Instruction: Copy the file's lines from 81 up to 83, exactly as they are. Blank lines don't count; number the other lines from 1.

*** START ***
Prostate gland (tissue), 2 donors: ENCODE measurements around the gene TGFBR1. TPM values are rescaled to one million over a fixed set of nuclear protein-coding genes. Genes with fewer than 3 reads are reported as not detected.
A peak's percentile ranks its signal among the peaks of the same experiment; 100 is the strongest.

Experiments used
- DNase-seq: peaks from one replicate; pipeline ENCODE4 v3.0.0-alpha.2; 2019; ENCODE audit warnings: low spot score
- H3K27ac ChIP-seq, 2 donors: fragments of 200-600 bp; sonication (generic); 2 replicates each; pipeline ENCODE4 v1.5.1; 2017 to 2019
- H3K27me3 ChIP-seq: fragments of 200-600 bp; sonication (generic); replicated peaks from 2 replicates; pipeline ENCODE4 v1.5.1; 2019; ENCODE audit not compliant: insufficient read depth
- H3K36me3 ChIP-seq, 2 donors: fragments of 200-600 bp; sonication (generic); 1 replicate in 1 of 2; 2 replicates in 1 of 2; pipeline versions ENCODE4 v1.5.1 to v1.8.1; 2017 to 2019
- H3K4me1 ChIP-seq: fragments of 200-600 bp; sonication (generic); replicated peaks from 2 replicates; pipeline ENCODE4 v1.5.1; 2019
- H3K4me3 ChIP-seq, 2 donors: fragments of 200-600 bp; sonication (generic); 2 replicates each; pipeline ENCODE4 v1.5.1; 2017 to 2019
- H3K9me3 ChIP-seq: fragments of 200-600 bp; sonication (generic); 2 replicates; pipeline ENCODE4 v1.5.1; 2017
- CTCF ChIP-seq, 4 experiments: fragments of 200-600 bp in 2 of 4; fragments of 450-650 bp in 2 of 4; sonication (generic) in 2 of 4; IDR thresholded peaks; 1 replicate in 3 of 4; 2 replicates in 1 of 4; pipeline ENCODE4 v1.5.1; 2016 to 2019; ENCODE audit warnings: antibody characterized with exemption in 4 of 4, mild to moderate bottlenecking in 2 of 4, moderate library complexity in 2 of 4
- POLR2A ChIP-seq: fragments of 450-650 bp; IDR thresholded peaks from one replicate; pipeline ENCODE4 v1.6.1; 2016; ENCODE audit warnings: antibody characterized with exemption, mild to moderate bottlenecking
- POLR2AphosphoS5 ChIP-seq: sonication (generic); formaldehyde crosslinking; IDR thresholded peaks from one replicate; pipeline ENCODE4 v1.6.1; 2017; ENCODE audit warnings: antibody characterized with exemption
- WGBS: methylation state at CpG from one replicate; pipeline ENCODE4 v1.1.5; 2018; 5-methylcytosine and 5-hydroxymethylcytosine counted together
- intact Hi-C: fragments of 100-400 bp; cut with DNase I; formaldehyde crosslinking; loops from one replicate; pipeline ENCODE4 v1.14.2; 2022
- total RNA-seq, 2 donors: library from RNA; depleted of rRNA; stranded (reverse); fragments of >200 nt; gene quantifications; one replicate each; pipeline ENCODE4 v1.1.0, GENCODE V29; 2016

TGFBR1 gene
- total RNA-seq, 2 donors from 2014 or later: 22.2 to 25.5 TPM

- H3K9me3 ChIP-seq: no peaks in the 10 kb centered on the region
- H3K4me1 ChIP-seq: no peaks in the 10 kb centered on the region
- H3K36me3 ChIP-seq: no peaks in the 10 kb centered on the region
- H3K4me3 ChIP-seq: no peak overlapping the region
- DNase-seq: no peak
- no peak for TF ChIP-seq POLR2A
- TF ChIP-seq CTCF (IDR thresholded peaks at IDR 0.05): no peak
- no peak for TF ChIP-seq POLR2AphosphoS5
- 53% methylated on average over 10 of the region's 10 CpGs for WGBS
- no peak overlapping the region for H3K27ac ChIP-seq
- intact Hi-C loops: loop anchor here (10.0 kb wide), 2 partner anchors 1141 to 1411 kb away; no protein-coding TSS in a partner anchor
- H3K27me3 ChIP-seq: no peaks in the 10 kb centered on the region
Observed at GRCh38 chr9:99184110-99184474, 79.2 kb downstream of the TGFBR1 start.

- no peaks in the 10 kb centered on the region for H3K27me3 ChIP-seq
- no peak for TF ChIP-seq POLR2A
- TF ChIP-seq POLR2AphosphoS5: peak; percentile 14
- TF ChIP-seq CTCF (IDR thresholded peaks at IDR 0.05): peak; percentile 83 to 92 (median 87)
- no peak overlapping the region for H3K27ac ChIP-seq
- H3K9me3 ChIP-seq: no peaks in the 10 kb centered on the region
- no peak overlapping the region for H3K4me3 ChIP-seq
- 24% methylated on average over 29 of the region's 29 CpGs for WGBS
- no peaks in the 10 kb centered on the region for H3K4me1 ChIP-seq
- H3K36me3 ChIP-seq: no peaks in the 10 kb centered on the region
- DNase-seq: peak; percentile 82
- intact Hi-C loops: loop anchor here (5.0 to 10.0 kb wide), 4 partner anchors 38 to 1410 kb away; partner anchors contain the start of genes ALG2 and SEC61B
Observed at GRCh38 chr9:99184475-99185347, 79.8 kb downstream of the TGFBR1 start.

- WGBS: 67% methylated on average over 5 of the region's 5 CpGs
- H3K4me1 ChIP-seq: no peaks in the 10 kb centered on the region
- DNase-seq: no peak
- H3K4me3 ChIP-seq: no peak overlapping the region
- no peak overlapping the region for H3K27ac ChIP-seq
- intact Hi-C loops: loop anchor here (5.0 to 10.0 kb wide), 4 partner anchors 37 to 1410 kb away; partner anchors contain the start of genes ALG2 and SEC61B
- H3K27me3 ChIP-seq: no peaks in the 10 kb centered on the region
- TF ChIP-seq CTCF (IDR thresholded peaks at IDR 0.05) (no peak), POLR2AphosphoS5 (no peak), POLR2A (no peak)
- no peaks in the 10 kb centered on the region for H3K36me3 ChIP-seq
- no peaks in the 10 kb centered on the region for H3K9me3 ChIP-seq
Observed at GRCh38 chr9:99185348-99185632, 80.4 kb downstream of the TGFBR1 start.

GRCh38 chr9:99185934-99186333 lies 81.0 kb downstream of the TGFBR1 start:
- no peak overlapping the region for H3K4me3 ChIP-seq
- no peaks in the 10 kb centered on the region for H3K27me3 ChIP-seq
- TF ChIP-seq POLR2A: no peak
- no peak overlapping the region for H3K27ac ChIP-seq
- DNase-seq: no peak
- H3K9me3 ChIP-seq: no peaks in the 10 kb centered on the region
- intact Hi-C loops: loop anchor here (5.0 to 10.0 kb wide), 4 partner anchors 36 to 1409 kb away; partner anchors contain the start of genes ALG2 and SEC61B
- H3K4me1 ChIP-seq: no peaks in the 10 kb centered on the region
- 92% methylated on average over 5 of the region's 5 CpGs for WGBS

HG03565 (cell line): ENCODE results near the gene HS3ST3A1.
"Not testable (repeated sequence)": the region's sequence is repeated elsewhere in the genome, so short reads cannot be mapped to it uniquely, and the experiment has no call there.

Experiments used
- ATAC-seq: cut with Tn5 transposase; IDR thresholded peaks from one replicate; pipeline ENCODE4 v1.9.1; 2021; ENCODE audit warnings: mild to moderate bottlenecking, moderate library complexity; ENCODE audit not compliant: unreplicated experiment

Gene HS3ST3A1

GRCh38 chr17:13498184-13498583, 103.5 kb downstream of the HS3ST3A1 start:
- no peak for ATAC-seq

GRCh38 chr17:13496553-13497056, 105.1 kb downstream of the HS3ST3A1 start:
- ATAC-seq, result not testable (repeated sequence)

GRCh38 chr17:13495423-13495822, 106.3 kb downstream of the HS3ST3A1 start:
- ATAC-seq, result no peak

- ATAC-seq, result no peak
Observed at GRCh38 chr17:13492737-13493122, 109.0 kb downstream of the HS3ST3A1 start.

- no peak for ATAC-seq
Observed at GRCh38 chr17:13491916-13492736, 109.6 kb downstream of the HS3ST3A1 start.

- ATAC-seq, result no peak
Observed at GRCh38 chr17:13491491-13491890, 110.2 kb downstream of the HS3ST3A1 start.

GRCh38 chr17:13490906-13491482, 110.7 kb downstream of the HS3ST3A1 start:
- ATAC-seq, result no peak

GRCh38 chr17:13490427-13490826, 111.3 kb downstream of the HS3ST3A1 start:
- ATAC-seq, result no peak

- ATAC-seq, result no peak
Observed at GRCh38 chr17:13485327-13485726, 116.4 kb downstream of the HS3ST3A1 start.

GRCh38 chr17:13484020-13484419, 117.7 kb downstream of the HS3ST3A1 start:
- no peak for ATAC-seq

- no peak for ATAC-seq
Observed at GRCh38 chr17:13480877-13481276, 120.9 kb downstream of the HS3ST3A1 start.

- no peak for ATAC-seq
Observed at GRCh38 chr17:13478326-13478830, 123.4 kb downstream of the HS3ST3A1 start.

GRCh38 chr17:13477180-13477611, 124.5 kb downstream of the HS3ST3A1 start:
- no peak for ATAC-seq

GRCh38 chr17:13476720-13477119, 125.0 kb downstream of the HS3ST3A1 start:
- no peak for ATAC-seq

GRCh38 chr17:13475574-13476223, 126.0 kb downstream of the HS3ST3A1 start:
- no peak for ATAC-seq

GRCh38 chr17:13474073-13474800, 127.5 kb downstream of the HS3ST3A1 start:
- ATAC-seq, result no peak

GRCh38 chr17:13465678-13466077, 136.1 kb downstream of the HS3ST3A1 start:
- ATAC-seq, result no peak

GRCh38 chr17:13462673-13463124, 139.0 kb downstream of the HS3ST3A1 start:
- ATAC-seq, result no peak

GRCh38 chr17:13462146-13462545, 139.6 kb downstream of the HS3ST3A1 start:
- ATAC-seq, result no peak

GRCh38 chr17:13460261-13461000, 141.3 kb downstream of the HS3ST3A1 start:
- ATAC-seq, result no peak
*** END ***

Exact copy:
- ATAC-seq, result no peak
Observed at GRCh38 chr17:13491491-13491890, 110.2 kb downstream of the HS3ST3A1 start.

GRCh38 chr17:13490906-13491482, 110.7 kb downstream of the HS3ST3A1 start: